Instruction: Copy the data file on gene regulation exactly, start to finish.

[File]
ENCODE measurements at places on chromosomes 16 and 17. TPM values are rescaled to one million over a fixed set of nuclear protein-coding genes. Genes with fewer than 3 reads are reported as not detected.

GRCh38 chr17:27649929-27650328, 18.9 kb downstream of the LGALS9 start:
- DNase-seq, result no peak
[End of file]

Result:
ENCODE measurements at places on chromosomes 16 and 17. TPM values are rescaled to one million over a fixed set of nuclear protein-coding genes. Genes with fewer than 3 reads are reported as not detected.

GRCh38 chr17:27649929-27650328, 18.9 kb downstream of the LGALS9 start:
- DNase-seq, result no peak